The call center serves as the "go-to" place for family members, child health care providers, and other professionals seeking information, support, and referrals for children. Telephone services have proven to be an effective single point of access to community resources.2 They are cost-effective, easy to promote, efficient in identifying needs, and effective in supporting callers and triaging to appropriate services.
To ensure that callers feel safe, respected, and heard, the call center must be adequately staffed with individuals who are trained in telephone casework and cultural sensitivity, and have backgrounds in child development. As part of their role, call center staff members provide education and support to families around specific developmental or behavioral concerns or questions, which include:
- Discussing various strategies the families may want to try;
- Helping families understand what is typical for a child at a given age
- Exploring what has been tried before and what has and has not worked
- Mailing information to families on specific topics
- Having families enroll their children in a developmental monitoring program, such as the Ages and Stages Child Monitoring Program
- Providing referrals to parenting and support programs
- Providing follow-up and advocating for families as needed
In 2007-2008, the call center in Connecticut handled over 2,500 calls and made nearly 4,000 service referrals to families.3 The majority of calls were from parents and guardians (69%).4 Pediatricians make up the second-largest group of callers (19%) and the remaining calls were evenly distributed among social service agencies, childcare providers, relatives and friends, and the Department of Children and Families.5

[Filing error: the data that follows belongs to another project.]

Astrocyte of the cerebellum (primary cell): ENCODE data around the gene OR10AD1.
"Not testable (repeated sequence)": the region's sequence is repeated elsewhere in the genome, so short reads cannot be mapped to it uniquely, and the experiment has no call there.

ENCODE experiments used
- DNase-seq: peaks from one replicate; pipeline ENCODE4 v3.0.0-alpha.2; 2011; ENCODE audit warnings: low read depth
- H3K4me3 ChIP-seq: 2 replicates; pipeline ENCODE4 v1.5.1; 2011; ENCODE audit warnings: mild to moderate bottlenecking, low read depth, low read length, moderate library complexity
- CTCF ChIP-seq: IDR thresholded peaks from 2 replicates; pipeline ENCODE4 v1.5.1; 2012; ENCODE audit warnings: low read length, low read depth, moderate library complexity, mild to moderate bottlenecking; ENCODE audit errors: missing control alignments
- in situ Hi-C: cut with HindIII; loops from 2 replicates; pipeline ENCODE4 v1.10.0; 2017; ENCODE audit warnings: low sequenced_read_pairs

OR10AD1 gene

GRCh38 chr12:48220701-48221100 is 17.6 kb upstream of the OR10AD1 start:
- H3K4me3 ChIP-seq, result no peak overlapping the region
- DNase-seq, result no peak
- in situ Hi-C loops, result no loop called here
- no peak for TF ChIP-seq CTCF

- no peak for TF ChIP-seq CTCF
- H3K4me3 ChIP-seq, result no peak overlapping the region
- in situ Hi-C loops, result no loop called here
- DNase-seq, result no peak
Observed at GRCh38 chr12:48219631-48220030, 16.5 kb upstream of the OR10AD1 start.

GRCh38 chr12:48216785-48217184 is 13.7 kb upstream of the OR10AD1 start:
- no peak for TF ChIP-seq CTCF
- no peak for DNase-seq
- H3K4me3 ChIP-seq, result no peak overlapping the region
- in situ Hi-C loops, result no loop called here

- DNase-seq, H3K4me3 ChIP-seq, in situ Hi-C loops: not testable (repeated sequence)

2. Marijane Carey, "The Role of a Statewide Information and Referral (I&R) System in Enhancing the Access of Children and Their Families to Developmental Programs and Services," Journal of Developmental and Behavioral Pediatrics 27, 1 (2006): 13-16. http://journals.lww.com/jrnldbp/pages/toc.aspx?year=2006&issue=02001
3. Marcia Hughes and M. Clay Damboise, "Help Me Grow: 2008 Annual Report." Center for Social Research, University of Hartford (prepared for The Connecticut Children's Trust Fund, March 1, 2009).
4. Hughes and Damboise, "Help Me Grow: 2008 Annual Report."
5. Hughes and Damboise, "Help Me Grow: 2008 Annual Report."
The fourth core component is Data Collection to understand all aspects of the HMG system, including identification of gaps and barriers.
Call centers are in a unique position to collect data that reflect system-level issues—information not only on who calls and why, but also on what happens to families seeking help. This includes identification of gaps in and barriers to services.
Call centers collect:
- Information on how callers heard about the service
- Caller demographics
- Facts about the person in need
- Information on what assistance is being requested
- Records of actions taken to assist callers
- Outcomes of the contacts with the call center
Data collection also includes gathering information on how well the other components of the HMG system are operating. This can be done through surveys of child health care providers who participated in training, surveys of families and providers who participated in educational sessions and networking opportunities, an "audit" of the resource directory, and other methods. An annual analysis and summary report on available data help to assess how well the HMG system is working or what may need to be changed to improve or enhance the service. In addition, the data can be shared with funders and policy makers to guide their thinking around service delivery and to demonstrate how to best use resources to promote optimal child development.